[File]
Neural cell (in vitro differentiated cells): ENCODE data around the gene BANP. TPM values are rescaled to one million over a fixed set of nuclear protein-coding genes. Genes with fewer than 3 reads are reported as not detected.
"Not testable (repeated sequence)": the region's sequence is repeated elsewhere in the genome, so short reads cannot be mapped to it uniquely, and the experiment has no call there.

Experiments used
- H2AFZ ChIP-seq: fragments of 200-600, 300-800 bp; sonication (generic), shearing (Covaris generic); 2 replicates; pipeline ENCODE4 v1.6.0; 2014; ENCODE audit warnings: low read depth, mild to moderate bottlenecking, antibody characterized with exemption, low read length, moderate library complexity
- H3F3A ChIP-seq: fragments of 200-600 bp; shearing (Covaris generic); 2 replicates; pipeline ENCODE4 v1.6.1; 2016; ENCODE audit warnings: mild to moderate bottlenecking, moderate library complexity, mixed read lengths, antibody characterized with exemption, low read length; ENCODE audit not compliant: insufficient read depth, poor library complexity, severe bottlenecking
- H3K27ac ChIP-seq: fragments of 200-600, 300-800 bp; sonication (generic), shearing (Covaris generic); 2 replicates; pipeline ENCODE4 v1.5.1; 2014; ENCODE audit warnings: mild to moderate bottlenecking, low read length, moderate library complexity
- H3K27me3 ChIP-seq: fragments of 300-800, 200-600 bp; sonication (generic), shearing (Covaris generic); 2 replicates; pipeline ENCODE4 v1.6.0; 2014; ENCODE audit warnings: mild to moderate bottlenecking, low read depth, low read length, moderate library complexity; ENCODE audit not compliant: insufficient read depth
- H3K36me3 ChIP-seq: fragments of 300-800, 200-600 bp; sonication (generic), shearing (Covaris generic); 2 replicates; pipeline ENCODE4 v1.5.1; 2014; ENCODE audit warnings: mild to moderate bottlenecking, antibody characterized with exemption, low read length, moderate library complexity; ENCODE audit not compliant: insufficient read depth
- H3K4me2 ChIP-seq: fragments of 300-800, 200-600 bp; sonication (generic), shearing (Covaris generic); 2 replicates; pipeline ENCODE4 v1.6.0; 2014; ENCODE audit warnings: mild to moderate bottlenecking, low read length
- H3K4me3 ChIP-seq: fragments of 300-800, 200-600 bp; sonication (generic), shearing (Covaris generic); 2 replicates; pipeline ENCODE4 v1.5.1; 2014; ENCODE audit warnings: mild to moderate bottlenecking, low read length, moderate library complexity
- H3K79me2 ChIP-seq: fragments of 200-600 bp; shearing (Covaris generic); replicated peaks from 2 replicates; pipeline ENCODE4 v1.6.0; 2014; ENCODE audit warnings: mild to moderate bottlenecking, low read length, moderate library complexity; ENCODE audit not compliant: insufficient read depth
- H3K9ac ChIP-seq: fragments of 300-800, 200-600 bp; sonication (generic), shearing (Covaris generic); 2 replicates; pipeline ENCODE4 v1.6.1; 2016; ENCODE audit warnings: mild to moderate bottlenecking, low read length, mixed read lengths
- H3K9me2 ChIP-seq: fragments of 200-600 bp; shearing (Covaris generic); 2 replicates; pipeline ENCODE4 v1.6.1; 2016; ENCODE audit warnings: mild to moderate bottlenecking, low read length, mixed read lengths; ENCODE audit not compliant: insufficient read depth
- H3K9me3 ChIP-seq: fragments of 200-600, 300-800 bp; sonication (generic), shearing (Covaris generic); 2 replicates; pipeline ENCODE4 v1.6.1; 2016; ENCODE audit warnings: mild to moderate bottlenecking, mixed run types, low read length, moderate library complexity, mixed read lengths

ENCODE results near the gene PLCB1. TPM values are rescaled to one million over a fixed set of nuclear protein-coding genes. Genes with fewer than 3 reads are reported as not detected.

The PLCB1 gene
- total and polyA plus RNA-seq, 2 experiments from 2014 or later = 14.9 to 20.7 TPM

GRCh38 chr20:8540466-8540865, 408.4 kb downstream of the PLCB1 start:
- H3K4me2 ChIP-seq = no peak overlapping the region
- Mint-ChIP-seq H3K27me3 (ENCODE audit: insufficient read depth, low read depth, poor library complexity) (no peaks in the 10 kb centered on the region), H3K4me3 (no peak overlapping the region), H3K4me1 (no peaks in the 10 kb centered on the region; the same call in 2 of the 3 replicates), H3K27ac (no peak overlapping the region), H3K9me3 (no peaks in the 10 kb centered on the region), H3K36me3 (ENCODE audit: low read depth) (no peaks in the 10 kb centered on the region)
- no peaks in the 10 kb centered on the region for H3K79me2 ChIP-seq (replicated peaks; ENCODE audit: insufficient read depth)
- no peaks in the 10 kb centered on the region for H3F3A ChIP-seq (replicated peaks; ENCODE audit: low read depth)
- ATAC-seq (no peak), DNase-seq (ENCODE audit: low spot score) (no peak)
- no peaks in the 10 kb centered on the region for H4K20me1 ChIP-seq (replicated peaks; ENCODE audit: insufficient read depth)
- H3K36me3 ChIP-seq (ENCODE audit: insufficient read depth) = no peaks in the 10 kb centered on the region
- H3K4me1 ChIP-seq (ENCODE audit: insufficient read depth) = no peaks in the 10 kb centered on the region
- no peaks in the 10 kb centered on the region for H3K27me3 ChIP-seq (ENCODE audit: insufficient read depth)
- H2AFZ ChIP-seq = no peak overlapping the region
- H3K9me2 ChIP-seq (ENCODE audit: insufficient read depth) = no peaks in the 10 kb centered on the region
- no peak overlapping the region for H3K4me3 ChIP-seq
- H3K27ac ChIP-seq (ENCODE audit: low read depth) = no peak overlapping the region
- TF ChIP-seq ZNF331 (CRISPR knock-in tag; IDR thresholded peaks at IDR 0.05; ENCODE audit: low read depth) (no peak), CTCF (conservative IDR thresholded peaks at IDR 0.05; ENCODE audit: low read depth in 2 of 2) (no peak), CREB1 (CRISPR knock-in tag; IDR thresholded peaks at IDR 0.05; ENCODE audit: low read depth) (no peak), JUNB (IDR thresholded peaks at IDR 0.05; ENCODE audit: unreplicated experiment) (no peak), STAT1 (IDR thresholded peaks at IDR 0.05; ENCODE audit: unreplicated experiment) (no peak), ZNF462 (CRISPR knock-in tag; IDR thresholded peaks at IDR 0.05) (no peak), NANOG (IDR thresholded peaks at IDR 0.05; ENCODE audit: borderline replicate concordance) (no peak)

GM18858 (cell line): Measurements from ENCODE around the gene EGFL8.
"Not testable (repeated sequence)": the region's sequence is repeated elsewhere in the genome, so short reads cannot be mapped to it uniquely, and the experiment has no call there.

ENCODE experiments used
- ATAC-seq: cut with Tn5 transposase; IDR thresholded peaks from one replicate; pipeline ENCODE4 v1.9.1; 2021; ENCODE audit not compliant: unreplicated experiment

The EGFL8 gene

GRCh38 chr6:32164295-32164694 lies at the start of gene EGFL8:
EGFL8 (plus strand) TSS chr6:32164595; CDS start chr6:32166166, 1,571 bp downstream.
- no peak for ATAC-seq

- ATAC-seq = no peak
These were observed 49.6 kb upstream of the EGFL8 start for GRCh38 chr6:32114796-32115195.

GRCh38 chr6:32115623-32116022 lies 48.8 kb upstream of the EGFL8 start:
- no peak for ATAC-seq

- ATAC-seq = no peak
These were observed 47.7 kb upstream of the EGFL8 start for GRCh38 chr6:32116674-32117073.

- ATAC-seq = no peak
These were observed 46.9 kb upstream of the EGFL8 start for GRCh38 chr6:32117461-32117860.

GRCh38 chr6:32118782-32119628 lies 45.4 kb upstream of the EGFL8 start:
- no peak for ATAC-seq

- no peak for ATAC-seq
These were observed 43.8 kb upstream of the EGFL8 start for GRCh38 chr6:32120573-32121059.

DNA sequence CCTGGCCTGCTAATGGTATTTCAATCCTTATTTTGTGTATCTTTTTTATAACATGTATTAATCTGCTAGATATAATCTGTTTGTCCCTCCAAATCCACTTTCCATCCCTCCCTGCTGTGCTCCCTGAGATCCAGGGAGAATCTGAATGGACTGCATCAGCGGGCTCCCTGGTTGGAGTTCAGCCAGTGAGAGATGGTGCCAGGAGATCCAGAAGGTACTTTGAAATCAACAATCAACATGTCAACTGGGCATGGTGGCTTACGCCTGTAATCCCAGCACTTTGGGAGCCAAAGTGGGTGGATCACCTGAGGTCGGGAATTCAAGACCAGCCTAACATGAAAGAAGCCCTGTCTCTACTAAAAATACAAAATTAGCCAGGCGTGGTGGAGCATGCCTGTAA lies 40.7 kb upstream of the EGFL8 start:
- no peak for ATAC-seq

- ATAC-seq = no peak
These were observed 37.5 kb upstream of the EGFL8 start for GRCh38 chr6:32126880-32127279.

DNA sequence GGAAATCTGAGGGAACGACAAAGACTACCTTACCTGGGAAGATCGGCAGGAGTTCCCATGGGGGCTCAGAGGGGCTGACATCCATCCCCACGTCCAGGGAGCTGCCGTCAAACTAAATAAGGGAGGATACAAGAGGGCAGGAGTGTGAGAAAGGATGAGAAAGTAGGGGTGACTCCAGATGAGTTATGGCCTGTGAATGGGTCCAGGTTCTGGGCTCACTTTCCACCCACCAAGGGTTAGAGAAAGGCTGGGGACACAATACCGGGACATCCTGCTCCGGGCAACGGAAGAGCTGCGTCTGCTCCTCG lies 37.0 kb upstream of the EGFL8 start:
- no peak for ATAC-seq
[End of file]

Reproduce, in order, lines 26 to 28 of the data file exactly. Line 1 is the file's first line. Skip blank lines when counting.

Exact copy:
- H3K4me1 ChIP-seq (ENCODE audit: insufficient read depth) = no peaks in the 10 kb centered on the region
- no peaks in the 10 kb centered on the region for H3K27me3 ChIP-seq (ENCODE audit: insufficient read depth)
- H2AFZ ChIP-seq = no peak overlapping the region